Speakers at the 13th International Conference on HIV Treatment, Pathogenesis, and Prevention Research in Resource-Limited Settings (INTEREST) have called on Ghana to urgently source for local funds to support her HIV activities.
They said since donor funds kept dwindling, and continued to affect the implementation of HIV programmes in the country, the time had come for Ghana to concentrate on mobilising local funds to enable her to accelerate efforts in combating HIV.
The lack of adequate funding had been said to keep Ghana in “a standstill position” as she struggled for funds to fight HIV.
This is eroding some of the progress made, over the years, with fears that with the current trend, Ghana might not be able to reach HIV Epidemic Control by 2030.
Estimates and projections show an increasing number of Persons Living with HIV, and a national HIV population of greater than 330,000 as prevalence keeps rising slowly.
New infections and deaths were reducing very slowing below 20,000 and 15,000 respectively, while more females (65 per cent) were being infected and living with HIV, but more males (51 per cent) were said to be dying due to AIDS than females.
The 2018 UNAIDS Report revealed that Ghana had an estimated 3,400 new HIV infections in children under 14 years in 2017.
Mrs Cecilia Senoo, the Executive Director of the Hope for Future Generation, a non-governmental organization, in a panel discussion at the conference, said Ghana needed to create an AIDS fund from which funds could be sourced to cater for HIV activities.
“Ghana can look for funds from these telecommunication companies and from everywhere so we can have our own local funds to fund our programmes,” she said.
Dr Stephen Ayisi Addo, the Programme Manager of the National AIDS Control Programme (NACP), said the country must increase the resource mobilisation drive for HIV activities.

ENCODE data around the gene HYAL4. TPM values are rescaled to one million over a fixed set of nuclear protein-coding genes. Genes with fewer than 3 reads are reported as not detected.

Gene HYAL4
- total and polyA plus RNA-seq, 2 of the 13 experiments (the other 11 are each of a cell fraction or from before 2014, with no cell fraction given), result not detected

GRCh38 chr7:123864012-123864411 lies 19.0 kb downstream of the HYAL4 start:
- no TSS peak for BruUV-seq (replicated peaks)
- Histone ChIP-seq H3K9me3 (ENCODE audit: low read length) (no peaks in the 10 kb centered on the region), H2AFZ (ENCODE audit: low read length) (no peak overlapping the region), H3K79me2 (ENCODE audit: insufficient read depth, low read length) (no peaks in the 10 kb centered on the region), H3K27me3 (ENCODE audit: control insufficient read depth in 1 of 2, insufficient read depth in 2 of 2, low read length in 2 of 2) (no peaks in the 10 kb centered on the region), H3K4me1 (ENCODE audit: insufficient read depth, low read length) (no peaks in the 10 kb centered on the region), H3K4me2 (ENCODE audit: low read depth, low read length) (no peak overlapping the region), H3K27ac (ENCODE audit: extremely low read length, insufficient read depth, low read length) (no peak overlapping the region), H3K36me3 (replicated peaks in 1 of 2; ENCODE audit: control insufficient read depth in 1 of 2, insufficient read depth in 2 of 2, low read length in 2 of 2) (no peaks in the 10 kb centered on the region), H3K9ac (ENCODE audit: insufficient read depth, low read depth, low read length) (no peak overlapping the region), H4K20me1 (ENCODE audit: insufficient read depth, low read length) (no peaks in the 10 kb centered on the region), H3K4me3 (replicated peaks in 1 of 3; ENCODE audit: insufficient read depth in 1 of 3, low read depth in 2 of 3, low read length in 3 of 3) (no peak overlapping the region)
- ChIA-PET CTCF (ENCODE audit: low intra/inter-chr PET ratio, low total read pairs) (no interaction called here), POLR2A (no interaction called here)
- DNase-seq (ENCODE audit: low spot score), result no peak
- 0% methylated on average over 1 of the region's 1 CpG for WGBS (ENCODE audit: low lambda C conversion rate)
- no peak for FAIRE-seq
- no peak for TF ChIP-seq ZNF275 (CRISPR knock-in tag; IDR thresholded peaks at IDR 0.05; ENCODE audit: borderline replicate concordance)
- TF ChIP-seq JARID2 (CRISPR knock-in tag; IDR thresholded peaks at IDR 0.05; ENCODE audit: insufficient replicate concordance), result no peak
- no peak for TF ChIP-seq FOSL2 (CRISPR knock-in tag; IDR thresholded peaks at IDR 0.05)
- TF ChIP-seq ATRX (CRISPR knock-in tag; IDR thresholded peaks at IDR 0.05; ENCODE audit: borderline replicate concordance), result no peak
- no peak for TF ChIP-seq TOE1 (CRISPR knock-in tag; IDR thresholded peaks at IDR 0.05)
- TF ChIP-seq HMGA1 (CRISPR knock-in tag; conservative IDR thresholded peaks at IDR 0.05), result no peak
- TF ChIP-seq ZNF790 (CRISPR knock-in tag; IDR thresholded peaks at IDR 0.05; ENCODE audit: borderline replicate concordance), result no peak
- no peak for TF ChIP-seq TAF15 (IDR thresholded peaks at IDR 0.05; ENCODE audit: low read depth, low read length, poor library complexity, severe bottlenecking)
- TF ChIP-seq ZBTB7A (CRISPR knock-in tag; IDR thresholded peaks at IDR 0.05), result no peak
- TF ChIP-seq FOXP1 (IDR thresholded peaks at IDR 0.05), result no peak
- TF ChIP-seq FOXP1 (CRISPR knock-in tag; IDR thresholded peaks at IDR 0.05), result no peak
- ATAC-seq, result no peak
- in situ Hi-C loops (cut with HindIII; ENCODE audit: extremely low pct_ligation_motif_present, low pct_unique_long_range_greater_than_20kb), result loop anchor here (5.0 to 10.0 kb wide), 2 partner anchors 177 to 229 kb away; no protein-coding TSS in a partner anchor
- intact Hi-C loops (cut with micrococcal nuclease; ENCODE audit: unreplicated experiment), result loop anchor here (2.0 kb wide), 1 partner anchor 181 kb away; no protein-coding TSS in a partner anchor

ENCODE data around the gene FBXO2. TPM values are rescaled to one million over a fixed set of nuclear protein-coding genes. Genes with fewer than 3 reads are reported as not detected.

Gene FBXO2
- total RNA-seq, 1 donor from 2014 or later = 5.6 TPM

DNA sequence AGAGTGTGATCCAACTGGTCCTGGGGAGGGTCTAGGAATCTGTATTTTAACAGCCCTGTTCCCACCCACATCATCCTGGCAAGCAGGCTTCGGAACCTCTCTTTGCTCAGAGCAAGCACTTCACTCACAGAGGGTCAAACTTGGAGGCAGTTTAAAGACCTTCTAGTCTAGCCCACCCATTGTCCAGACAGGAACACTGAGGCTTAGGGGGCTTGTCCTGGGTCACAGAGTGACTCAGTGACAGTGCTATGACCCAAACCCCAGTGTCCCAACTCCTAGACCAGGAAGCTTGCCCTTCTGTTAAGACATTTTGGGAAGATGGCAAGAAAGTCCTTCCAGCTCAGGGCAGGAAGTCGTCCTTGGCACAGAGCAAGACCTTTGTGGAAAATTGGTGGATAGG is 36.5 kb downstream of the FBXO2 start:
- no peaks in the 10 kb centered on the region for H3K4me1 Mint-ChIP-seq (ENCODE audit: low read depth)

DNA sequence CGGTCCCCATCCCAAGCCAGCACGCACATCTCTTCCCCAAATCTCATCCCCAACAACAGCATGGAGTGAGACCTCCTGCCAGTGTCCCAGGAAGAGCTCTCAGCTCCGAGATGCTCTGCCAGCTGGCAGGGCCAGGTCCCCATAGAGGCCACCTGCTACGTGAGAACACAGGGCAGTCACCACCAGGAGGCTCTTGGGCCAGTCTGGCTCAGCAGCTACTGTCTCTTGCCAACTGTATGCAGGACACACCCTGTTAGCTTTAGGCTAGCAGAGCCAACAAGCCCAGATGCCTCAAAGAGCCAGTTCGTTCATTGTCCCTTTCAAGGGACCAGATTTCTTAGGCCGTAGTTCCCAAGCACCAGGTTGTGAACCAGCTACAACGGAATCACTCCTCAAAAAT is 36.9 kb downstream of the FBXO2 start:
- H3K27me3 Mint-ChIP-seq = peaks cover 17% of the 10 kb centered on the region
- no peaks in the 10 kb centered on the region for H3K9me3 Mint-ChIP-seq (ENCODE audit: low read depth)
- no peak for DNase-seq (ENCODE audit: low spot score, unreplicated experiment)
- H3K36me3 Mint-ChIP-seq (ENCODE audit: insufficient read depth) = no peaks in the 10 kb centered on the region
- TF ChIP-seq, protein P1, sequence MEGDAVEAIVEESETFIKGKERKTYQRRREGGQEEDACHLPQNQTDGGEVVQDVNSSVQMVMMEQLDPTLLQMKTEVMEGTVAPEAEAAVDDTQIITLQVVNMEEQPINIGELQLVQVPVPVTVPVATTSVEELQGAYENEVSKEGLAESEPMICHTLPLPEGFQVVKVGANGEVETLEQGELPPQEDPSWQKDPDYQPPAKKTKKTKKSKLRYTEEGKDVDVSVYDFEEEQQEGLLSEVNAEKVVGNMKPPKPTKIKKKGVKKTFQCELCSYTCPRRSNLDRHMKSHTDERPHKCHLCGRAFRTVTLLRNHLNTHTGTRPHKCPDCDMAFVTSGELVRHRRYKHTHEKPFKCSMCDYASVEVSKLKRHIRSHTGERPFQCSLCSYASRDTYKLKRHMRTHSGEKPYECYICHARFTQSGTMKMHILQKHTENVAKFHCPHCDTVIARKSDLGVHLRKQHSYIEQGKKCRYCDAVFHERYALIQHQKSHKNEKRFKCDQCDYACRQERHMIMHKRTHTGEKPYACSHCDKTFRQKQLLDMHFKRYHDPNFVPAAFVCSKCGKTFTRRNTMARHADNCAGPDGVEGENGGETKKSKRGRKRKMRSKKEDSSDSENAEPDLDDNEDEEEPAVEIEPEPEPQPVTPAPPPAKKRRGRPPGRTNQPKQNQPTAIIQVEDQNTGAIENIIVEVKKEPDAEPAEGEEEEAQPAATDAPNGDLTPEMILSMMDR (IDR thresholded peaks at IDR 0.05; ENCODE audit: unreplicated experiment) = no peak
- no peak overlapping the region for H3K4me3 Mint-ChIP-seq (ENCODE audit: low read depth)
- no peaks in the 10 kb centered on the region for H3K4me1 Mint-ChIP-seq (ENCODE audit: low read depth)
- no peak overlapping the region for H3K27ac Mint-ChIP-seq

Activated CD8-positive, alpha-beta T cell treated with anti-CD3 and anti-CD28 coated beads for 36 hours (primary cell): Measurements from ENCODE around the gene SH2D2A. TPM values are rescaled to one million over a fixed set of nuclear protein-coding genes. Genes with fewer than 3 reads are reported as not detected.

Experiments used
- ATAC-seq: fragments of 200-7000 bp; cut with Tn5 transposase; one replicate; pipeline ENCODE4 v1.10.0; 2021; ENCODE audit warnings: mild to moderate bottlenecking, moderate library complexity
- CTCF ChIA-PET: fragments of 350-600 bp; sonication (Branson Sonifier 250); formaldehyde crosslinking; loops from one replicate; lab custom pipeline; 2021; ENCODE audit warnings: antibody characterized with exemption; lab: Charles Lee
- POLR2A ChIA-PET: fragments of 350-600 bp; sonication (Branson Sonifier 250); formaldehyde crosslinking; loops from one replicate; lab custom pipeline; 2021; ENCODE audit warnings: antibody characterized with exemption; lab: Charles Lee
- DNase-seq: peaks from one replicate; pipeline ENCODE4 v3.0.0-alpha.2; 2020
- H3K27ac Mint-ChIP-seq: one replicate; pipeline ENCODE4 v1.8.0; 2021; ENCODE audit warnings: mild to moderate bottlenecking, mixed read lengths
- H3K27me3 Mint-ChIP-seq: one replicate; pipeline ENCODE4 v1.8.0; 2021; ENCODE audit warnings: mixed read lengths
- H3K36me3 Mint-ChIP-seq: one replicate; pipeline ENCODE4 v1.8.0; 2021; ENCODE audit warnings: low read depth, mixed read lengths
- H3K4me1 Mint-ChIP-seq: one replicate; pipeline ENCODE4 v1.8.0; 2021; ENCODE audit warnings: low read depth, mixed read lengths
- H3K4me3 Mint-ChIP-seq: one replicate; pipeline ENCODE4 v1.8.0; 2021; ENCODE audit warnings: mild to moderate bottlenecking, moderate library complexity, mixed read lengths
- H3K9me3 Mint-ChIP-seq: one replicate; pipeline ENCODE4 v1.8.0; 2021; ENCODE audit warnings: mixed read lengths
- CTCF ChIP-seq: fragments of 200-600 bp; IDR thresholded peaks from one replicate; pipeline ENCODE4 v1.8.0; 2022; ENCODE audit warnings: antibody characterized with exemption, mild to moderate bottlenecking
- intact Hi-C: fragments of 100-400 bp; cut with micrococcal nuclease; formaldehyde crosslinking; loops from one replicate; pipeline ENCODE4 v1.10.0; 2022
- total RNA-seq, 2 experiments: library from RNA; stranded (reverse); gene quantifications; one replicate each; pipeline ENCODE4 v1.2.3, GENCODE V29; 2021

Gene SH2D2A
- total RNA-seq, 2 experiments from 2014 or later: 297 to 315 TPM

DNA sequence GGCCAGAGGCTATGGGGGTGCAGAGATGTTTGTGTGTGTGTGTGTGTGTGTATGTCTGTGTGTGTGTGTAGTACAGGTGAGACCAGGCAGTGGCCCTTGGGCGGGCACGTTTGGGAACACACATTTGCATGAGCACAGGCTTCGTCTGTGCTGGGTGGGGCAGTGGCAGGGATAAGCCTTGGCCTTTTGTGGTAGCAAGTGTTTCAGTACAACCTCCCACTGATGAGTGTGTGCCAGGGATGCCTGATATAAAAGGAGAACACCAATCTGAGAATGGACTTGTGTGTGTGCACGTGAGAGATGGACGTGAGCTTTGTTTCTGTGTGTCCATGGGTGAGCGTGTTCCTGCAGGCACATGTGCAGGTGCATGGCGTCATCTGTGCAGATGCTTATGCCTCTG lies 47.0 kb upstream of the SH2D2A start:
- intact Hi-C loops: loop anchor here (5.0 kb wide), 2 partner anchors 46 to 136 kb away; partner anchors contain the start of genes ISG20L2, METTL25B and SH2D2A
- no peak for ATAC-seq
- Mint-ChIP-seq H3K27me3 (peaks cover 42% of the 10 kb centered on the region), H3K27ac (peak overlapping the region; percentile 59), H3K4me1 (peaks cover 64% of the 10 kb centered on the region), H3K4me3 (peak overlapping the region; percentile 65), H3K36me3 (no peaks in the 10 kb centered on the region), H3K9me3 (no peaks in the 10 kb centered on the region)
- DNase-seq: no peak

However, he said the NACP had been collaborating with the Ghana Education Service and the Ministry of Education to include HIV education in the schools’ curricula to intensify awareness among pupils.
The media was also being engaged to intensify education among the populace.
Professor Elly Katabira, from the Makerere University of Uganda, who was also a Co-Chair of INTEREST, said Africa, indeed, needed to own its HIV activities instead of depending on donor countries to determine which HIV interventions it could pursue at a time.
The four-day conference aims, among other things, to provide cutting-edge knowledge in the fields of treatment, pathogens, and prevention of HIV-1 and related infections and chronic conditions.
It is also to exchange ideas on how to provide and support HIV testing services and clinical care provision to adults, adolescents and children living with HIV in Africa to achieve the 90-90-90 HIV goals.
It was opened by the First Lady, Mrs Rebecca Akufo-Addo, who called for interventions including the improvement of access to family planning services, girl-child education, and economic empowerment initiatives.
This would help prevent teenage and unplanned pregnancies among young women and prevent them from contracting HIV.
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